The Jan. 7 article "Nuke Plant's Waste Plans Questioned" implied that Louisiana Energy Services (LES) misled the citizens of Lea County and New Mexico regarding the removal and disposal of uranium byproduct from the yet-to-be-built national enrichment facility.
Nothing could be further from the truth.
In a previous review of an application for an LES enrichment facility, the U.S. Nuclear Regulatory Commission (NRC) concluded that burial of depleted uranium byproduct that has been "de-converted" from uranium hexafluoride to the more chemically stable oxide form in abandoned mines constituted an acceptable "plausible strategy" for the ultimate disposition of the byproduct.
This conclusion was reached after thorough review by NRC technical experts and after extensive litigation during the public hearings that were held at that time. Plausible strategy means that a proposed course of action is plausible, not necessarily actual.
In recognition of the NRC's previous decision, LES' license application included the same plausible strategy and mentioned the mine owned by Cotter in western Colorado that the Journal referred to. While LES has not yet begun pursuing this disposal path and the Cotter mine does not today have a permit for this type of byproduct, it will be considered along with other potential strategies as the project proceeds, is licensed and has a timetable for the production of byproduct.
Another path for LES to consider is to send deconverted byproduct to a low-level waste repository. Envirocare in Utah, Hanford in Washington and Barnwell in South Carolina are three facilities that could accept it. These facilities could bury the deconverted byproduct deep underground or contract with Cotter or other mines to bury the byproduct once the proper permits were obtained. LES has spoken to Envirocare and has also spoken to Waste Control Specialists in Texas, which plans to seek a license to take low-level waste.
None of these options would have the byproduct remain in New Mexico should they be exercised.
These low-level waste facilities were not mentioned in the NRC license application because it is industry knowledge that they are able to take this byproduct. Under NRC guidelines a "plausible strategy" as described above, is necessary for the license application to be found acceptable.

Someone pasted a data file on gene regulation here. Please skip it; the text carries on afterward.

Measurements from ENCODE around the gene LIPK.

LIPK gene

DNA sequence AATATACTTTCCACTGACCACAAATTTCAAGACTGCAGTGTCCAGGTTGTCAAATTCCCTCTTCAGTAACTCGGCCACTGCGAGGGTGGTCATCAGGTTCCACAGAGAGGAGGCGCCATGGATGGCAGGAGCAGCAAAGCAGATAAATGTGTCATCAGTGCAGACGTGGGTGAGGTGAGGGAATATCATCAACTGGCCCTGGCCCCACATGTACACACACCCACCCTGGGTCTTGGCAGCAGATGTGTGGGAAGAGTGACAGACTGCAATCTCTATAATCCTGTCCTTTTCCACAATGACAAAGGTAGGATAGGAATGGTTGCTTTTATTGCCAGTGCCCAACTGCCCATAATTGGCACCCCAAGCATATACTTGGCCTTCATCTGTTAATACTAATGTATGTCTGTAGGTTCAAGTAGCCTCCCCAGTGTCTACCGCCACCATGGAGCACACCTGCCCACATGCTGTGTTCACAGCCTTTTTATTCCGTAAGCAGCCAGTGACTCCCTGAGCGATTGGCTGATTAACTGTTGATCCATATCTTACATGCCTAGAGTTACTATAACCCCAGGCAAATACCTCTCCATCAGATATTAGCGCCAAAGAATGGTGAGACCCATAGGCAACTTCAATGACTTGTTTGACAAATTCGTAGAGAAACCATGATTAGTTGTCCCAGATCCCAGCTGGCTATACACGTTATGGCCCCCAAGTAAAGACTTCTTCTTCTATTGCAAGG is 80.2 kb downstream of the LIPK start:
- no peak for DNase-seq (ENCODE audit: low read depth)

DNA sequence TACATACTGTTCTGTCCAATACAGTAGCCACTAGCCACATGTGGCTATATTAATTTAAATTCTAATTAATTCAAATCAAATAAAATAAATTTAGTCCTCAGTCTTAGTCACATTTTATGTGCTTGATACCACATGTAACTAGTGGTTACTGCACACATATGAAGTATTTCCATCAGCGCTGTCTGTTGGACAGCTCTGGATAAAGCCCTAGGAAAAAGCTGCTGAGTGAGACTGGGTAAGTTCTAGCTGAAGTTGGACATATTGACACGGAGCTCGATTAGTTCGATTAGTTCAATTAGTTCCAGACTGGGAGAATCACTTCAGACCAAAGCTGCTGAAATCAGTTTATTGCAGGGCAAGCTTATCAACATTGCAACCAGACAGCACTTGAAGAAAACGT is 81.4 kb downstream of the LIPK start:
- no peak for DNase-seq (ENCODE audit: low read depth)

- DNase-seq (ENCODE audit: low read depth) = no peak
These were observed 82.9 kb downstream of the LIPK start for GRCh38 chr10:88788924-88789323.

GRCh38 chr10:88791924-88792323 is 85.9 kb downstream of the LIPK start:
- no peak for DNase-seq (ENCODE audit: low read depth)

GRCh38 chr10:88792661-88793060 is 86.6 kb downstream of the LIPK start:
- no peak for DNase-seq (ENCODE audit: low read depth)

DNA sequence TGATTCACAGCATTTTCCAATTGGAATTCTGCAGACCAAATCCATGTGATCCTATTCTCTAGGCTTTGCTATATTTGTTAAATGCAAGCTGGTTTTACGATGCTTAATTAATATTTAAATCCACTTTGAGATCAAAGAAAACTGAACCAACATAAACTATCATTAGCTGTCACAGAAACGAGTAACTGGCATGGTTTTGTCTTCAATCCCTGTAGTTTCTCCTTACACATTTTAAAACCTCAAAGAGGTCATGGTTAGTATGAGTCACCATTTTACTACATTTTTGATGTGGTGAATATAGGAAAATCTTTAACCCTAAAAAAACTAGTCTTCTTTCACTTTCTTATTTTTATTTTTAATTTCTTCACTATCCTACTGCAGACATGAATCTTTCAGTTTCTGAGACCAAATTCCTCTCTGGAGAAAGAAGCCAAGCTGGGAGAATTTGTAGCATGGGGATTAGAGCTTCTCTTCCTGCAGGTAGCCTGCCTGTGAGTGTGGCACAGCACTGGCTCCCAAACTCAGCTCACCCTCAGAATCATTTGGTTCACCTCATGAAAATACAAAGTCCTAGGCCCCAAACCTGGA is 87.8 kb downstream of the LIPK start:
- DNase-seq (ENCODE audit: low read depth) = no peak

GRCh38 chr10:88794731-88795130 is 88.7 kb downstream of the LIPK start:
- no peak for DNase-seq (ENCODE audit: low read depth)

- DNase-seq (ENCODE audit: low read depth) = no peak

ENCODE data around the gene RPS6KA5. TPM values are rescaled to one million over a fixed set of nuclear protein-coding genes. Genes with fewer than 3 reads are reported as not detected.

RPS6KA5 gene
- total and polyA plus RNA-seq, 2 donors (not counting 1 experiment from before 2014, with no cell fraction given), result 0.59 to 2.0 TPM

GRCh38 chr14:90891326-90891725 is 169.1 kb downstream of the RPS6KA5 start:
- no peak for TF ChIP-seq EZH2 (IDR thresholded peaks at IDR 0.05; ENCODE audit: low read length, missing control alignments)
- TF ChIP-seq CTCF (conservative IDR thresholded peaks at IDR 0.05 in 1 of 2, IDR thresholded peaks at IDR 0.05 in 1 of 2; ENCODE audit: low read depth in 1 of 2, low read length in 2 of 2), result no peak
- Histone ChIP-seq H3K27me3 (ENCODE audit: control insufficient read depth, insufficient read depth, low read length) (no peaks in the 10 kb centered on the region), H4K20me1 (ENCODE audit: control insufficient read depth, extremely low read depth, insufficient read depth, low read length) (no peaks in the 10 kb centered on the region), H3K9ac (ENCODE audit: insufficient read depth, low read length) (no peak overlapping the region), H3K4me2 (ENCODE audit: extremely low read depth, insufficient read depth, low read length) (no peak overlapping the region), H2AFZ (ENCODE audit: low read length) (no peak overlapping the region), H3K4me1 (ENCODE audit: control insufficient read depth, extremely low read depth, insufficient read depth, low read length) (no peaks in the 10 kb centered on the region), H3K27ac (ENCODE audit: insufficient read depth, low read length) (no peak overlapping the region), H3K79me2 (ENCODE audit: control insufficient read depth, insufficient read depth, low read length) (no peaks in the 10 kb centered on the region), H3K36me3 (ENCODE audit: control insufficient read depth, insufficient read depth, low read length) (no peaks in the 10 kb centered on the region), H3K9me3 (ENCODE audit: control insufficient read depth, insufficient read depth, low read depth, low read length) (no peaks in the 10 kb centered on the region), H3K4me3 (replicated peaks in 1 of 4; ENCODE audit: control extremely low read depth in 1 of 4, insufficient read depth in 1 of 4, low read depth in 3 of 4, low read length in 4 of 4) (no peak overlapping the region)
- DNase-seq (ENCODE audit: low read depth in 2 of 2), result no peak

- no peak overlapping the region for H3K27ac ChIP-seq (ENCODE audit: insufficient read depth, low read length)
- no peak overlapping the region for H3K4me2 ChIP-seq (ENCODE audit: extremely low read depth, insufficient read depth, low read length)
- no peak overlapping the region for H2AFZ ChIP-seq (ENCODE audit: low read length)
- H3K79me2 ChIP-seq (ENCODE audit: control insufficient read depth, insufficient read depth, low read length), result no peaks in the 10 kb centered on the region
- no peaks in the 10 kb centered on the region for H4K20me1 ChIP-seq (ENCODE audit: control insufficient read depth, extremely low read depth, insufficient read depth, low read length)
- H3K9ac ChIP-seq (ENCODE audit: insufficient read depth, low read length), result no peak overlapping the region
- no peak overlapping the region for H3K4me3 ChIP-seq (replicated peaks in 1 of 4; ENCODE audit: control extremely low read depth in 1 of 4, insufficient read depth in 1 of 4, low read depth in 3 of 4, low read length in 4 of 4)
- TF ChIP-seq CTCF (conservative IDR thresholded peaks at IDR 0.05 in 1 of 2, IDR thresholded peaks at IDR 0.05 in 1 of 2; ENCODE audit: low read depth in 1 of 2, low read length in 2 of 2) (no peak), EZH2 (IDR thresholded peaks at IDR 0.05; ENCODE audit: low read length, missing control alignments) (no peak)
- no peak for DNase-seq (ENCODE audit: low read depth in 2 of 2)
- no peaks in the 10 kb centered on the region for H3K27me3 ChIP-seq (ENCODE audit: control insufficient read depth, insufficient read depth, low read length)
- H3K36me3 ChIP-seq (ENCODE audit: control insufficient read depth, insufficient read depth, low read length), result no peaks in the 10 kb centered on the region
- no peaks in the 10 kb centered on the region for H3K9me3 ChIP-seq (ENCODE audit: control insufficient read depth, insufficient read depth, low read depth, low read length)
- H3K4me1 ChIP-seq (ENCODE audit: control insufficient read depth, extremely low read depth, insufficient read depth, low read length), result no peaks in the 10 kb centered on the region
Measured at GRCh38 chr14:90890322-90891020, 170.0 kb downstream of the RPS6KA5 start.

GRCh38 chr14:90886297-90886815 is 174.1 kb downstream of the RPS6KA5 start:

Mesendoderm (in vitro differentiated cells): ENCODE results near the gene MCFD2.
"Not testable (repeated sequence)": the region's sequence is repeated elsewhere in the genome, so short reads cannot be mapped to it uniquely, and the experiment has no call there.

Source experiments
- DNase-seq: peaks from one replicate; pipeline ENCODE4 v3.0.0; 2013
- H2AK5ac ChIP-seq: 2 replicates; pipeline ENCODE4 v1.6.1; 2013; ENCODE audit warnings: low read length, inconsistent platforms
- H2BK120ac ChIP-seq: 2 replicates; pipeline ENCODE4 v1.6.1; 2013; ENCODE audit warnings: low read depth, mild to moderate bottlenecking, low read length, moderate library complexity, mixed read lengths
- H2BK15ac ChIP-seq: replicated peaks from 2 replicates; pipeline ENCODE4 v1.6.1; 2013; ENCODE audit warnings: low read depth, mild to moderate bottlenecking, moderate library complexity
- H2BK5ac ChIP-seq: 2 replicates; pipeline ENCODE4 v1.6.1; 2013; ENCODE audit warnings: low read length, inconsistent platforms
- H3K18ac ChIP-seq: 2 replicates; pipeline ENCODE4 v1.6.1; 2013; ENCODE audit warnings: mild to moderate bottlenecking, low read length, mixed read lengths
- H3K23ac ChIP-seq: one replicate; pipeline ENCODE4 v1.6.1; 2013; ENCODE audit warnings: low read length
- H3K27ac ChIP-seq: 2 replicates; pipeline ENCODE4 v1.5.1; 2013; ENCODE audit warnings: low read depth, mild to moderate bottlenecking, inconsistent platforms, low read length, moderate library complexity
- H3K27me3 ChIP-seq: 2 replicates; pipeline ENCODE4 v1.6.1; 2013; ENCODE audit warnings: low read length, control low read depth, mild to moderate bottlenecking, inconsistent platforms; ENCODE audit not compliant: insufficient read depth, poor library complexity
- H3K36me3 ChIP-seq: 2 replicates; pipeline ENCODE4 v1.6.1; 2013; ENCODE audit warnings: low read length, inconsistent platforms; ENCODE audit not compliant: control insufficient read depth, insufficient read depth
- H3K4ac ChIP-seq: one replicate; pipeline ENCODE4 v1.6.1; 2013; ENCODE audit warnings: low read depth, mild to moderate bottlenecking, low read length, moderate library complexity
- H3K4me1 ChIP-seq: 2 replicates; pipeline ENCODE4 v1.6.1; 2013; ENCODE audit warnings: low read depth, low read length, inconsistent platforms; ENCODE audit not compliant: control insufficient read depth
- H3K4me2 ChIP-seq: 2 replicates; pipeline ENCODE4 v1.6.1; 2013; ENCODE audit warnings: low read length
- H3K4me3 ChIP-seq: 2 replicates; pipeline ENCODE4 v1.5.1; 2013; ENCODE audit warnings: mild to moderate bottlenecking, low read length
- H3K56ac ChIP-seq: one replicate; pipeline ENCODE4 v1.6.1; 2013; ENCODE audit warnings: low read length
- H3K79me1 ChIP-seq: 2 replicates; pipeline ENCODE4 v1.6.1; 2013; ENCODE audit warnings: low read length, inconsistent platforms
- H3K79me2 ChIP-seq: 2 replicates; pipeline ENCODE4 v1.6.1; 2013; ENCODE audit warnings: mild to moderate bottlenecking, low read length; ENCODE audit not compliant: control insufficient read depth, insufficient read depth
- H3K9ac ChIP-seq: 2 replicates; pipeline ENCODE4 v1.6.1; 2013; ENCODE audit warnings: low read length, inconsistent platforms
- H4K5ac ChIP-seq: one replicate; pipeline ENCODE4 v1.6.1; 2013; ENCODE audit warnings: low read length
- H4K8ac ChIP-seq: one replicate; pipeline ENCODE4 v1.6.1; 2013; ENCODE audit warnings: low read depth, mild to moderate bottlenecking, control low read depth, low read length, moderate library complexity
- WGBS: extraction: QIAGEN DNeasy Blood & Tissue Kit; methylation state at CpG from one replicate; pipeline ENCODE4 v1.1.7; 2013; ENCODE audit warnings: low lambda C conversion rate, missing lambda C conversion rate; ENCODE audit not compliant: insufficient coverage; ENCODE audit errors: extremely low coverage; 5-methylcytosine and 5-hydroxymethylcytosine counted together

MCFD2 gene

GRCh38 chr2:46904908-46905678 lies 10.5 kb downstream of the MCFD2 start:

This is not a dangerous or high-level radioactive material. Under the NRC's regulations this byproduct would be considered a Class A low-level waste, meaning it has the lowest concentrations and/or the shortest radioactive half-lives. It has been safely handled and stored at facilities like ours in Europe for many years. A number of citizens from Lea County have seen this firsthand.
Another issue in the article that needs clarification relates to the concrete storage pads at the NEF for the uranium byproduct cylinders (UBCs). The concrete storage pads will be built only as needed. That is stated in the license application. The application does request approvalfor life of the plant storage, as this is necessary for safety and business purposes and to be consistent with the 30-year license period requested.
The article fails to mention that on the same page of the application (page 4.13-8 of the NEF environment report) that discusses the Cotter mine plausible strategy there is the following statement:
"LES has committed to the Governor of New Mexico (LES, 2003B) that: (1) there will be no long-term disposal or long-term storage (beyond the life of the plant) of UBCs in the State of New Mexico; (2) a disposal path outside the State of New Mexico is utilized as soon as possible; (3) LES will aggressively pursue economically viable paths for UBCs as soon as they become available; (4) LES will work with qualified vendors pursuing construction of private deconversion facilities by entering in good faith discussions to provide such vendor long-term UBC contracts to assist them in their financing efforts; and (5) LES will put in place as part of the NRC license a financial surety bonding mechanism that assures funding will be available in the event of any default by LES."
LES's preferred plausible strategy is to use a private deconversion facility and take the depleted uranium byproduct to a private low-level waste repository.
We remain firm in our commitments to the governor regarding ultimate deconversion and disposal of this byproduct, and we remain steadfast in our active and ongoing efforts to identify, contract with and use a private, economically viable byproduct disposal path that will allow us to meet these goals for New Mexico.